These are the things that ground him – working as hard as he can to maximise the opportunity his position gives him to make a real difference to the causes close to his heart.
Traditionalists may not like it, but his almost unique ability to connect with the public is undimmed, and he is still the most popular royal after the Queen.
His commitment to talking about mental health, and more importantly his natural empathy around the subject, is at the heart of this.
Two years on from the podcast we recorded together, it is easy to forget how genuinely groundbreaking his admission of being close to a "complete breakdown" was.
As part of a family that had long reigned with a stiff upper lip, his openness was a watershed moment and gave many people – and in particular, young men – permission to say the previously unsayable.
But that merely marked the start of the conversation, and it is one that the Duke is far from finished with – be it via his work with veterans through Invictus, his support of the crisis text line Shout, or this new documentary project for Apple.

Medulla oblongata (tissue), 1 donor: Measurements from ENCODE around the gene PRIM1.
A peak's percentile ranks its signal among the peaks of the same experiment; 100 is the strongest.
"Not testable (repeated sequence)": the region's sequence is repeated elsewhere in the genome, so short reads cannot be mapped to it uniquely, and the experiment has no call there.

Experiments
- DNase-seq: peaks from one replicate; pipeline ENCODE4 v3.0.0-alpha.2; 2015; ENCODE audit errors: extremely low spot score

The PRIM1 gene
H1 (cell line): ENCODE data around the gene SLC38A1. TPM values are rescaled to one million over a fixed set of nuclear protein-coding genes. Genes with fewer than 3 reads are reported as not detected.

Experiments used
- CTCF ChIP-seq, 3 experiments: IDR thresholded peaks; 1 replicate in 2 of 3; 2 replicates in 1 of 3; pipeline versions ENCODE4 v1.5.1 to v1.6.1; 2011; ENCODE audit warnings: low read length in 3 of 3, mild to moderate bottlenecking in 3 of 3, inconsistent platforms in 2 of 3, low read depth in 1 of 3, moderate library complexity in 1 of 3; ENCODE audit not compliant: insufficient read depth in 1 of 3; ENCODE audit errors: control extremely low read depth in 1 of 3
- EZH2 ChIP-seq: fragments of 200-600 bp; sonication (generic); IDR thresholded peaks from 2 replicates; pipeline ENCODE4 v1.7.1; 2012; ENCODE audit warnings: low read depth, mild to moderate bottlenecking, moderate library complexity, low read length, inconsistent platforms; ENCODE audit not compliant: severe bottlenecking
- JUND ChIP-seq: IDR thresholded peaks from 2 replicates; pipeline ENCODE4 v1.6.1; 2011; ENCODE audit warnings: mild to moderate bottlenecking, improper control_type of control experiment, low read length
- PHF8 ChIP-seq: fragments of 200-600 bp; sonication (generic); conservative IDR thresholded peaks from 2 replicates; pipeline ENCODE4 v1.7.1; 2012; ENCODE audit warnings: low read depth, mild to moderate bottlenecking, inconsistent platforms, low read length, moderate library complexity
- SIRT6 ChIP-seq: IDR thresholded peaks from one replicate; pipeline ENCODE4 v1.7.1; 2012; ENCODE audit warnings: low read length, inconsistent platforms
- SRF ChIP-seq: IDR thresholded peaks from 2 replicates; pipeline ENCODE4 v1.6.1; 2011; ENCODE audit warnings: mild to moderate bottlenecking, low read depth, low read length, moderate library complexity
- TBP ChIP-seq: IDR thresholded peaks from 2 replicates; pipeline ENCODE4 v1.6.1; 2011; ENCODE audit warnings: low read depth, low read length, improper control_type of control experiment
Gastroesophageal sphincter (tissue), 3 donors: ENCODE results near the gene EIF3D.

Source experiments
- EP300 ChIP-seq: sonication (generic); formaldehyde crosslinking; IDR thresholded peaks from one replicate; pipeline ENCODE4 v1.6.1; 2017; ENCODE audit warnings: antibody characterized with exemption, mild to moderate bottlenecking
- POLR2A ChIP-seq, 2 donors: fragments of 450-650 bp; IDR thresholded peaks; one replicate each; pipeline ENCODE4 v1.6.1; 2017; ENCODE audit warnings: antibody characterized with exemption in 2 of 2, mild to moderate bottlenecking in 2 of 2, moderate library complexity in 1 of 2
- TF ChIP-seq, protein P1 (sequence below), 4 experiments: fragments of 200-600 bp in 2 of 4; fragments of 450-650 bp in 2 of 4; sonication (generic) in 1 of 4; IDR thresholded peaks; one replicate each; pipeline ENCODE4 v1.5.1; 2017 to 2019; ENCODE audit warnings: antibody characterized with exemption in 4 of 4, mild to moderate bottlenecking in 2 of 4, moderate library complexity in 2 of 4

When he met Oprah Winfrey, and realised their shared passion for mental health, the idea for the series was born.
And he has been hands on ever since, with the Duke hosting numerous meetings in London with Oprah, and helping to select the creative team behind it, which was announced on Monday evening.
The series will be helmed by Kahane Cooperman, who produced The Daily Show with John Stewart in the US, and feature episodes directed and produced by the likes of Dawn Porter, an American filmmaker who has created documentaries about segregation and anti-abortion laws, and Asif Kapadia, who was behind the Oscar-winning documentary Amy, about Amy Winehouse, and the Bafta-winning feature Senna, about the life of the late Formula One driver Ayrton Senna.
Both films were acclaimed for their intimate and moving portrayals of people whose lives had previously been shrouded in mystery.
Like so many campaigners, the Duke's work in the sector is linked inextricably with the way he lives his life personally.
"I'm very much still on my own path," he says. "What I have learned and I continue to learn in the space of mental health, mental illness and self-awareness is that all roads lead back to our mental well-being, how we look after ourselves and each other."